Saturday, July 30, 2011

Economists Joining The Austrian School In The Wilderness

Around 1940, the Austrian school of economics collapsed. Who did most to propagate the Austrian school in the interval between this collapse and the 1974 South Royalton conference? I'd like to formulate this question so it's clear I'm talking about generations following Ludwig Von Mises and Friedrich Hayek.

David Friedman has recently refuted some fantastic claims on behalf of Murray Rothbard. (See also Friedman on Rothbard's willingness to advocate lying.)

For me, two names pop to mind - Israel Kirzner and Ludwig Lachmann. I don't think of Murray Rothbard as somebody that academics need pay any attention to, other than historians studying the American right during the second half of the twentieth century. I think one can draw many analytical parallels between Lachmann and Robinson's views on capital. I'm also interested, with Lachmann, in G. L. S. Shackle, a Post Keynesian economist. I don't find Kirzner's views on entrepreneurship as of as much interest. I like Kirzner better on the history of the Austrian school and in his attempts to differentiate Mises from Robbins in their views on methodology. What did Rothbard contribute, other than political polemics and rants for 'zines read by only a handful of true believers? I know some will cite his books. But I don't find much in Man, Economy, and State other than repetition of Mises, including Mises' unwillingness or inability to accurately state the views of his contemporaries.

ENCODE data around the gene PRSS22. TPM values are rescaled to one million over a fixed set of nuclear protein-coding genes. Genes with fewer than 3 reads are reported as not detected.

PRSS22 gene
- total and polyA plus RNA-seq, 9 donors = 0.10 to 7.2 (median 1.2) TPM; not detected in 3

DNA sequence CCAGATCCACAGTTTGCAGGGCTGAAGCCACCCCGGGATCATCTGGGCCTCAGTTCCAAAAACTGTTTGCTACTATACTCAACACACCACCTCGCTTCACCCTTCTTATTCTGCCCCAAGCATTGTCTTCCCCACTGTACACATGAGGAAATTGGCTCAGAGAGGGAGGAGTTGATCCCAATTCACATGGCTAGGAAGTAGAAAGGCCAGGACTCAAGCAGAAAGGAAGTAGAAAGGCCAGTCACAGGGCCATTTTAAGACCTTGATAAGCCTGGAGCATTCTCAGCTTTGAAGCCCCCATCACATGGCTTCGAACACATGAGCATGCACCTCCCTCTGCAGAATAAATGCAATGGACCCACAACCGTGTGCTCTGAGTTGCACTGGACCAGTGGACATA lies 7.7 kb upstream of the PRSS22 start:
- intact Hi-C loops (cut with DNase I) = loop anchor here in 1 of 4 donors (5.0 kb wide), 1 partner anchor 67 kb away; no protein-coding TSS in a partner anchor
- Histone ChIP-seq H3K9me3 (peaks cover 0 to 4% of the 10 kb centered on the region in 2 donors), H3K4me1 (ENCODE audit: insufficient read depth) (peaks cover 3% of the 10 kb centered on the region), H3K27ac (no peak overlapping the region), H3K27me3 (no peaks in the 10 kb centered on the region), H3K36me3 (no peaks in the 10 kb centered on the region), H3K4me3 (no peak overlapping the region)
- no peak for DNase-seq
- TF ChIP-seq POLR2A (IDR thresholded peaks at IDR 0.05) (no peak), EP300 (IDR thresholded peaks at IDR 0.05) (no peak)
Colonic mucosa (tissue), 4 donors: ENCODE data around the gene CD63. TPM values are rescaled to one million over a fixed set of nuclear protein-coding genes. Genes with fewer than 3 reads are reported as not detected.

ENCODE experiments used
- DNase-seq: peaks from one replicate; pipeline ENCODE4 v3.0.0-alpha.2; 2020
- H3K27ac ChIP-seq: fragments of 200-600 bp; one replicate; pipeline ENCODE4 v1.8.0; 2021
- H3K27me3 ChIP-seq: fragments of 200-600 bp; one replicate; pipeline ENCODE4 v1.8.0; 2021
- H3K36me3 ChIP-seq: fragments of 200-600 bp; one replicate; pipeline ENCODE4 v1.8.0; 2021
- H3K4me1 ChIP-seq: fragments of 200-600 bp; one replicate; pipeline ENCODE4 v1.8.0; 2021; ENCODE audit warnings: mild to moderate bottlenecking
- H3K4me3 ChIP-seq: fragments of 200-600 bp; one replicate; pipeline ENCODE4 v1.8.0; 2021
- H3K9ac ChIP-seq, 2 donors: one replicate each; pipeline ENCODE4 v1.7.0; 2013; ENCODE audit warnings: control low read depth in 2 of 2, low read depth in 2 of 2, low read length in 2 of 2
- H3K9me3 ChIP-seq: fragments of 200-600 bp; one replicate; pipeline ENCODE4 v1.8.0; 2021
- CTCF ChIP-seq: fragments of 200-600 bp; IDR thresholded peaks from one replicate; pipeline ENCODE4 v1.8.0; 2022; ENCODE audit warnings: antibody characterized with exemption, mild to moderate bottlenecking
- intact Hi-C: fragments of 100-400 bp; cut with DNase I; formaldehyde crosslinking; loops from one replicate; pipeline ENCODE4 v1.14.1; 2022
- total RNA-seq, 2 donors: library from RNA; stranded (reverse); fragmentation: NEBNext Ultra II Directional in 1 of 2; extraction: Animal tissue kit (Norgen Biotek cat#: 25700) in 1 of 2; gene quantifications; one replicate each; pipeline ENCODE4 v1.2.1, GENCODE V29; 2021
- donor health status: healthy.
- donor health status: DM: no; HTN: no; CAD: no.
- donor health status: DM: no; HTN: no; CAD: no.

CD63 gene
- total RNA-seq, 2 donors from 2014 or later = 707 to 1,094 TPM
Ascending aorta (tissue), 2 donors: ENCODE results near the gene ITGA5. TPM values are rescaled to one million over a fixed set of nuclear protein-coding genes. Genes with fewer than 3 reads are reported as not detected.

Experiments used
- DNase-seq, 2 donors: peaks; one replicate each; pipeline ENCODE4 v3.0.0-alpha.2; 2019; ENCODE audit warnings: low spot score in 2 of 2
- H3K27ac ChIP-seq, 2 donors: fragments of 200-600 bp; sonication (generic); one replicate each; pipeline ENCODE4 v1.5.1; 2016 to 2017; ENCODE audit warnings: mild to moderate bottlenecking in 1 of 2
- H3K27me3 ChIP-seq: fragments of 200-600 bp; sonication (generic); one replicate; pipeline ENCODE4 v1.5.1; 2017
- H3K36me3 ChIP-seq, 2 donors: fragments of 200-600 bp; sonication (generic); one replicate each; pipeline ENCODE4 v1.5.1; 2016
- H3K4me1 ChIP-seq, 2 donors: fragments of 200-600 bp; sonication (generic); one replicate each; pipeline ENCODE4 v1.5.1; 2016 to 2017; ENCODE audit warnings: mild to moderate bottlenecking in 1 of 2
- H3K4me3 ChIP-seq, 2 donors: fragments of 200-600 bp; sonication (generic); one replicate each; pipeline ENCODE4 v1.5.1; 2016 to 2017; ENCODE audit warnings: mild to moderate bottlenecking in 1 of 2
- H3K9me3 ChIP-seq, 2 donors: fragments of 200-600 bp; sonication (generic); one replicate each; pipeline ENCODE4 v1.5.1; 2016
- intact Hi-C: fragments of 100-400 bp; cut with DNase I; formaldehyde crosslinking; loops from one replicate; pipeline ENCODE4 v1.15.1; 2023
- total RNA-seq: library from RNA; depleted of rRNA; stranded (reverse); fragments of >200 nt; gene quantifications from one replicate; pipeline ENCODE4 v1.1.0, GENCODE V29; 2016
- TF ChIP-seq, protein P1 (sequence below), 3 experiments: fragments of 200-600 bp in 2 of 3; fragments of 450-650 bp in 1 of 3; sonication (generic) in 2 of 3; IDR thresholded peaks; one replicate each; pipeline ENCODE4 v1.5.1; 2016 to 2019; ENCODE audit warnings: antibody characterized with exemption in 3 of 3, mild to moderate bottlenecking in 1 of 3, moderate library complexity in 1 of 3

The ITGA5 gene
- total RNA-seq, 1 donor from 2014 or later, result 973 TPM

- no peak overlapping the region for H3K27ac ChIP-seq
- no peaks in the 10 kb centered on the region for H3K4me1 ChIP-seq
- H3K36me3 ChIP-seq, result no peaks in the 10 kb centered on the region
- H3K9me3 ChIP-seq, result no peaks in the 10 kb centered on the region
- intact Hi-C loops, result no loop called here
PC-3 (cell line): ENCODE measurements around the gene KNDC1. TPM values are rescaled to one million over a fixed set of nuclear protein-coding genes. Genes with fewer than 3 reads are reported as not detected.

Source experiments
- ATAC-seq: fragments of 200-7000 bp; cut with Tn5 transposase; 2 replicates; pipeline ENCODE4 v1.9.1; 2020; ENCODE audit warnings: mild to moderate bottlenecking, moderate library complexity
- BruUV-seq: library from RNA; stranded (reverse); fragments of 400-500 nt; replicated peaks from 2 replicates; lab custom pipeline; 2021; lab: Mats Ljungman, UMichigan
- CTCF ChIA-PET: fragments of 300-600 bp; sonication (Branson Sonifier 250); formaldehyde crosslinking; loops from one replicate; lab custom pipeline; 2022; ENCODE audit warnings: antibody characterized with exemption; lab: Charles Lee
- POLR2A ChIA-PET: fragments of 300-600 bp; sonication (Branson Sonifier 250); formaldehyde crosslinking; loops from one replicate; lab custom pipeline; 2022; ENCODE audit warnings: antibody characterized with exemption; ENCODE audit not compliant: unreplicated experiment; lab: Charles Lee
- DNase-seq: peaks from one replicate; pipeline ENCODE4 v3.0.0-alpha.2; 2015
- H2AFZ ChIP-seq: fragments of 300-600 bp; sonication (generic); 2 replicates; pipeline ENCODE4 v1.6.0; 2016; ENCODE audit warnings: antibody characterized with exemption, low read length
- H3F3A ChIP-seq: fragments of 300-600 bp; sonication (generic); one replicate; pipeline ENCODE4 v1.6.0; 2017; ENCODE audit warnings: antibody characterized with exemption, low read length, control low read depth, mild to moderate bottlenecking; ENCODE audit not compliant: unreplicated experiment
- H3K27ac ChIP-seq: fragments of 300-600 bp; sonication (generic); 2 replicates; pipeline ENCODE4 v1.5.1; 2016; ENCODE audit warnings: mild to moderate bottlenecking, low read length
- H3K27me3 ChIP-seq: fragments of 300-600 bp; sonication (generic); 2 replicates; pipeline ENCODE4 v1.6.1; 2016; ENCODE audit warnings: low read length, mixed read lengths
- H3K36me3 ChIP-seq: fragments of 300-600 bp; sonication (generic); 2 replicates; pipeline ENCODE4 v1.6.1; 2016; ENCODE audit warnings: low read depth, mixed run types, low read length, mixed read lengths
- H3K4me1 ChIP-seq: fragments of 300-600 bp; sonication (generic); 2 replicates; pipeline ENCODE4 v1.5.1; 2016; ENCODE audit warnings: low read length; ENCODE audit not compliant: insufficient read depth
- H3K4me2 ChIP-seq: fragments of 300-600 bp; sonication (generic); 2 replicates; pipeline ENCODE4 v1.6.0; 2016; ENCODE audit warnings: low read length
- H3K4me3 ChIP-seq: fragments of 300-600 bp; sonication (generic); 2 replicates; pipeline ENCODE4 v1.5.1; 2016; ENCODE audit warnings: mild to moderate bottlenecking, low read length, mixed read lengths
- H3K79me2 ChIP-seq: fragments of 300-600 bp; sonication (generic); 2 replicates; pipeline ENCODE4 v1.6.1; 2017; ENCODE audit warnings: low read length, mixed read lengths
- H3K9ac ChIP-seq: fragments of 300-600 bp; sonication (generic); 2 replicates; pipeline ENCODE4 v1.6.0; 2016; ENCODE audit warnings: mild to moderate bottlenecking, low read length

Although I am quite aware of the difficulties of this metric, I looked to see who among these three managed to publish, after the Austrian-school revival, in economic journals I find of interest and that cannot be perceived as a ghetto for the Austrian school. I have handy what purports to be a complete bibliography for Lachmann, a couple of Kirzner collections, and google searches for Rothbard. I think impressive Lachmann's 1976 survey in the Journal of Economic Literature. I expected to find Kirzner had more impressive outlets for a few of his papers. Since I note that Kirzner contributed the survey article on the Austrian school for the first edition of The New Palgrave, I suppose I should also note his New Palgrave articles on "Economic harmony" and (with Roger Garrison) on Hayek, as well as Murray Rothbard's New Plagrave articles on "Catallactics", "Frank Fetter", "Imputation", Mises, and "Time Preference". I'm not sure this evidence leads to my conclusion.

  • Edwin G. Dolan (editor) (1976). The Foundations of Modern Austrian Economics, Sheed and Ward.
  • Israel Kirzner (). "Entrepreneurship, Entitlement, and Economic Justice", Eastern Economic Journal.
  • Israel Kirzner (). "Menger, Classical Liberalism, and the Austrian School of Economics", History of Political Economy.
  • Israel Kirzner (1987). "The Austrian School of Economics", in The New Palgrave: Dictionary of Economics (Ed. by J. Eatwell, M. Milgate, and Peter Newman), Macmillan.
  • Hansjörg Klausinger (2006). "'In the Wilderness': Emigration and the Decline of the Austrian School", History of Political Economy, V. 38, N. 4: 617-664.
  • Ludwig Lachman (Mar. 1976) "From Mises to Shackle: An Essay on Austrian Economics and the Kaleidic Society", Journal of Economic Literature: 54-62.
  • Ludwig Lachmann (1980). "Review of Hayek's Law, Legislation, and Liberty, Vol. III", Journal of Economic Literature, V. 18: 1079-1080.
  • Louis M. Spadaro (1978).New Directions in Austrian Economics, Sheed Andrews and McMeel.

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